The plane's Pratt & Whitney engines were on idle and the pilots were flying under visual flight rules, Hersman said. Under visual flight procedures in the Boeing 777, a wide-body jet, the autopilot would typically have been turned off while the automatic throttle, which regulates speed, would have been on until the plane had descended to 500 feet (150 meters) in altitude, Coffman said. At that point, pilots would normally check their airspeed before switching off the autothrottle to continue a "hand fly" approach, he said.
There was no indication in the discussions between the pilots and the air traffic controllers that there were problems with the aircraft.
Survivors and rescuers said it was nothing less than astonishing that nearly everyone survived after a frightful scene of fire burning inside the fuselage, pieces of the aircraft scattered across the runway and people fleeing for their lives.
In the first comments on the crash by a crew member, cabin manager Lee Yoon-hye said that seconds before impact she felt that something was wrong.
"Right before touchdown, I felt like the plane was trying to take off. I was thinking 'what's happening?' and then I felt a bang," Lee told reporters Sunday night in San Francisco. "That bang felt harder than a normal landing. It was a very big shock. Afterward, there was another shock and the plane swayed to the right and to the left."
She said that during the evacuation, two inflatable slides that were supposed to inflate toward the outside instead inflated toward the inside of the plane, hurting two Asiana flight attendants. Pilots came to rescue the flight attendants but even after getting injured, she said that the crew did not leave the plane until after the passengers evacuated. She said she was the last one to go.
South Korea's Ministry of Land, Infrastructure and Transport said the 291 passengers included 141 Chinese, 77 South Koreans, 64 Americans, three Canadians, three Indians, one Japanese, one Vietnamese and one person from France.
The two dead passengers have been identified as students from China - 16 and 17 years old - who were scheduled to attend summer camp in California with dozens of classmates. Hospital officials said Sunday that two of the people who remained hospitalized in critical condition were paralyzed with spinal injuries, while another two showed "road rash" injuries consistent with being dragged.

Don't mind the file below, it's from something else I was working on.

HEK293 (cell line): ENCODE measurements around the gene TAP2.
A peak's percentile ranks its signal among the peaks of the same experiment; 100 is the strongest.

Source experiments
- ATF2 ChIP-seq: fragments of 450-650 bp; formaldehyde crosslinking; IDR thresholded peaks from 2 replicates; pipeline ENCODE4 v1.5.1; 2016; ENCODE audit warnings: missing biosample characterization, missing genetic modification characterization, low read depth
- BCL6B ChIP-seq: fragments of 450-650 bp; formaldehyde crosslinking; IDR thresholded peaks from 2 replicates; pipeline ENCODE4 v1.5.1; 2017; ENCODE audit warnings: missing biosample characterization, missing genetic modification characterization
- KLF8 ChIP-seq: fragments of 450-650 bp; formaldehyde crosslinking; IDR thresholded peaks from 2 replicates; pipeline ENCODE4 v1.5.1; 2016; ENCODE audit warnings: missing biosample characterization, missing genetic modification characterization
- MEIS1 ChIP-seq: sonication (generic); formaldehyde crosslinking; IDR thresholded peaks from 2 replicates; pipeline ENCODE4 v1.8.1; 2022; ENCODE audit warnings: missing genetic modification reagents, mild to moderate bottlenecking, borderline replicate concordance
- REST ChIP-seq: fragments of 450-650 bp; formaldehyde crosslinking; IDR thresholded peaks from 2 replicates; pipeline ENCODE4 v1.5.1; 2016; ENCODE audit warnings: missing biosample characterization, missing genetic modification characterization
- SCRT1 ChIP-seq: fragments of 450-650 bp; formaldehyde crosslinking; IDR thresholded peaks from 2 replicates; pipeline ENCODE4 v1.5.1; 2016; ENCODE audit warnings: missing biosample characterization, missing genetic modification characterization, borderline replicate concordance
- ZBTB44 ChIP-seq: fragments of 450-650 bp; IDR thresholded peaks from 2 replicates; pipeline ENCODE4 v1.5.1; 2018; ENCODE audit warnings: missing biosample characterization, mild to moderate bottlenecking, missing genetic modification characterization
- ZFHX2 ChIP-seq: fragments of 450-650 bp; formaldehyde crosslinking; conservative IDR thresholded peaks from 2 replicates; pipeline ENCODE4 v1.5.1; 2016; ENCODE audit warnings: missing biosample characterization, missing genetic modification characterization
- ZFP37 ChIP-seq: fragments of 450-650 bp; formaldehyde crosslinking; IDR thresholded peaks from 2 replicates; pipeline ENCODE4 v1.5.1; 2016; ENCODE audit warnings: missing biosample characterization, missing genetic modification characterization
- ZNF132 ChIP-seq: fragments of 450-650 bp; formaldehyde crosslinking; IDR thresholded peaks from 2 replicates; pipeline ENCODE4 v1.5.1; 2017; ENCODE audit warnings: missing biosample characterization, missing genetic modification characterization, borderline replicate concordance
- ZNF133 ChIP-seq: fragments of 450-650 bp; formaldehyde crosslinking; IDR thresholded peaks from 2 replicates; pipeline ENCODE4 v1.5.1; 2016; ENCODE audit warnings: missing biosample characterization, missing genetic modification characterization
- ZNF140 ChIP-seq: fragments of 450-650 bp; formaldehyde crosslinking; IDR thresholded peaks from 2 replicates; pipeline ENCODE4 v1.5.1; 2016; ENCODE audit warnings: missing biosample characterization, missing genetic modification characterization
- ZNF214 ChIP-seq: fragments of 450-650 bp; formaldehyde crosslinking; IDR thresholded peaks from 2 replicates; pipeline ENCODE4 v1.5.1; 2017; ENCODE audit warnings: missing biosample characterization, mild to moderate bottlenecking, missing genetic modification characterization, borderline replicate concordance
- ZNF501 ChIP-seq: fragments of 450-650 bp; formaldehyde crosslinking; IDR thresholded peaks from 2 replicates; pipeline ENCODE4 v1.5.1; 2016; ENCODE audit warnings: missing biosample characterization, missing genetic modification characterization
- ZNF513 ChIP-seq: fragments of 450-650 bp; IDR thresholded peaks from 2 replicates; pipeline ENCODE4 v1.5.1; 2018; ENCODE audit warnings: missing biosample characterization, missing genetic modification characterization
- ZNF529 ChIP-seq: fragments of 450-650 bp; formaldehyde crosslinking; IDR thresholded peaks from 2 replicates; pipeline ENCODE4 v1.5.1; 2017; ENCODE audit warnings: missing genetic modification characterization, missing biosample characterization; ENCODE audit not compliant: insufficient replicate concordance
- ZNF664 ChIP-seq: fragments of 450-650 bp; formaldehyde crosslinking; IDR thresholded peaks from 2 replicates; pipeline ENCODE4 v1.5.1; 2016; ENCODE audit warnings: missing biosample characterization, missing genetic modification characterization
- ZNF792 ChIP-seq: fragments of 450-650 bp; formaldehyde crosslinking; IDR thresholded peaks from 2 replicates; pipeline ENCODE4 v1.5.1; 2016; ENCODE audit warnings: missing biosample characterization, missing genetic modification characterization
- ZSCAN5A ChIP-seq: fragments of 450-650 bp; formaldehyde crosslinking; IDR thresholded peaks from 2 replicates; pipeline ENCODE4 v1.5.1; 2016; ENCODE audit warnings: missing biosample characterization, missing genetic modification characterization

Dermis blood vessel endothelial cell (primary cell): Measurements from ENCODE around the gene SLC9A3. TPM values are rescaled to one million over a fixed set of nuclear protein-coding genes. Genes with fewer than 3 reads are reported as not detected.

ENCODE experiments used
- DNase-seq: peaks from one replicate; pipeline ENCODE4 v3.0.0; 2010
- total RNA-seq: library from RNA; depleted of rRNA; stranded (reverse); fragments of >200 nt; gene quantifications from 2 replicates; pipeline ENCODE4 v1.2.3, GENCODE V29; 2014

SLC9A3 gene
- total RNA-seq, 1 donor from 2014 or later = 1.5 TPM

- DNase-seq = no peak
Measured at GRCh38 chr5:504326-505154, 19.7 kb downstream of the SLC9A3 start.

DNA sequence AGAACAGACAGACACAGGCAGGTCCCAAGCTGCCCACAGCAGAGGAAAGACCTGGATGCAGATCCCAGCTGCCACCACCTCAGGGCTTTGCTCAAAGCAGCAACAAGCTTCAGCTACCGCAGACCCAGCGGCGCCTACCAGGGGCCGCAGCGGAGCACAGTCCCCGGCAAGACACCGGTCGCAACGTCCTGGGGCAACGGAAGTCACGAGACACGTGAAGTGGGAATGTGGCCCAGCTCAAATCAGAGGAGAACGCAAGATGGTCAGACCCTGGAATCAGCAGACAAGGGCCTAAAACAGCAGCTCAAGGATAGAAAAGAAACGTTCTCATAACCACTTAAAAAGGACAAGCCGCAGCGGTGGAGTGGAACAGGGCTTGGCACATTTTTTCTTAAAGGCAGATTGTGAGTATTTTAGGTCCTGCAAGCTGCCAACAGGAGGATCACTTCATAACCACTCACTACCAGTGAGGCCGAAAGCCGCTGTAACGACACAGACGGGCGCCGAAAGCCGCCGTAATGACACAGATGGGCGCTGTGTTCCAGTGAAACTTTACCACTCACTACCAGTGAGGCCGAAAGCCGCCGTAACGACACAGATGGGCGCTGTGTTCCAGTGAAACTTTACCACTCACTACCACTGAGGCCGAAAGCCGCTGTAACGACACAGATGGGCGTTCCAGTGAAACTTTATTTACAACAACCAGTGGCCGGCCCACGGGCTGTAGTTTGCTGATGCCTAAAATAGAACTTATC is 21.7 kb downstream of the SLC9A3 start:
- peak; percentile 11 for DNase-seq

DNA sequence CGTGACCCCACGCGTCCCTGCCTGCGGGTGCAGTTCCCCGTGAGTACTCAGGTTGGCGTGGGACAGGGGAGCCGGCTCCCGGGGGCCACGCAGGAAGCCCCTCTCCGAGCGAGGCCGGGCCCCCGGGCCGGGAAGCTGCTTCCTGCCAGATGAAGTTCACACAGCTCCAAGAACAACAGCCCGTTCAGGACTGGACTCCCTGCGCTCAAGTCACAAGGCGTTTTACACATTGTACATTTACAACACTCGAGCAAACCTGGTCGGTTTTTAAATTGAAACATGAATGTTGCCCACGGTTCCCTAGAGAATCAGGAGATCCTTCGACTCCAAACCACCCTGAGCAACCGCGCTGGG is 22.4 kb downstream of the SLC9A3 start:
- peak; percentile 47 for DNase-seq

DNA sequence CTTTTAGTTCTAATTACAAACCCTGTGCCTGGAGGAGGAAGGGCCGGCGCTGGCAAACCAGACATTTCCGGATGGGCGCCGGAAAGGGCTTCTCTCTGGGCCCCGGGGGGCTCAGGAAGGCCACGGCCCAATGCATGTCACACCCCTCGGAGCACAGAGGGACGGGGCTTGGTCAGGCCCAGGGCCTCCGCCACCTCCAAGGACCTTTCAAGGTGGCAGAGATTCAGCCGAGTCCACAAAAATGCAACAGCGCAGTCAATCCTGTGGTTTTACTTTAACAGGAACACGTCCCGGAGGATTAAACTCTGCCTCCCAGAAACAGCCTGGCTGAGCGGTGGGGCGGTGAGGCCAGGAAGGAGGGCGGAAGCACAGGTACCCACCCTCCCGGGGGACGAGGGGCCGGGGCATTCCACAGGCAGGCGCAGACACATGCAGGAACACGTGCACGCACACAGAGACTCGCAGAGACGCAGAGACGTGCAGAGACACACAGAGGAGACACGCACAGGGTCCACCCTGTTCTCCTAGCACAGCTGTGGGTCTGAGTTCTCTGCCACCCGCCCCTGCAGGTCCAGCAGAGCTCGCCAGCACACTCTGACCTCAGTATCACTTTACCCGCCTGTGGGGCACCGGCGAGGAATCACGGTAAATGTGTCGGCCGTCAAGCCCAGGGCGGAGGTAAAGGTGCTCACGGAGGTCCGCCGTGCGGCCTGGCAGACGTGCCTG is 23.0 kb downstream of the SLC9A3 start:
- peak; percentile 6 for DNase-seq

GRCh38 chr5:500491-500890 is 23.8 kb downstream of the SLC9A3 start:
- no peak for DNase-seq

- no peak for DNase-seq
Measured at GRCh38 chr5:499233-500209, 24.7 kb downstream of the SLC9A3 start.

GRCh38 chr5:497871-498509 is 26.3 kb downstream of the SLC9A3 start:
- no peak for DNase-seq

Foucrault, the coroner, said one of the bodies was found on the tarmac near where the plane's tail broke off when it slammed into the runway. The other was found on the left side of the plane about 30 feet (10 meters) away from where the jetliner came to rest after it skidded down the runway. Foucrault said an autopsy he expects to be completed by Monday will involve determining whether the second girl's death was caused by injuries suffered in the crash or "a secondary incident."
He said he did not get a close enough look at the victims on Saturday to know whether they had external injuries.
The flight originated in Shanghai, China, and stopped over in Seoul, South Korea, before making the nearly 11-hour trip to San Francisco.
When the plane hit the ground, oxygen masks dropped down, said Xu Da, a product manager at an Internet company in Hangzhou, China, who was sitting with his wife and teenage son near the back of the plane. He stood up and saw sparking - perhaps from exposed electrical wires - and a gaping hole through the back of the plane where its galley was torn away along with the tail.
Xu and his family escaped through the opening. Once on the tarmac, they watched the plane catch fire, and firefighters hose it down.
In the chaotic moments after the landing, when baggage was tumbling from the overhead bins onto passengers and people all around her were screaming, Wen Zhang grabbed her 4-year-old son, who hit the seat in front of him and broke his leg.
Spotting a hole at the back of the jumbo jet where the bathroom had been, she carried her boy to safety.
"I had no time to be scared," she said.
Nearby, people who escaped were dousing themselves with water from the bay, possibly to cool burn injuries, authorities said.
By the time the flames were out, much of the top of the fuselage had burned away. The tail section was gone, with pieces of it scattered across the beginning of the runway. One engine was gone, and the other was no longer on the wing.
Lowy reported from Washington, D.C. Associated Press writers Jason Dearen, Terry Collins, Terry Chea, Lisa Leff and Sudhin Thanawala in San Francisco, David Koenig in Dallas, Louise Watt in Beijing and Hyung-jin Kim in Seoul contributed to this report.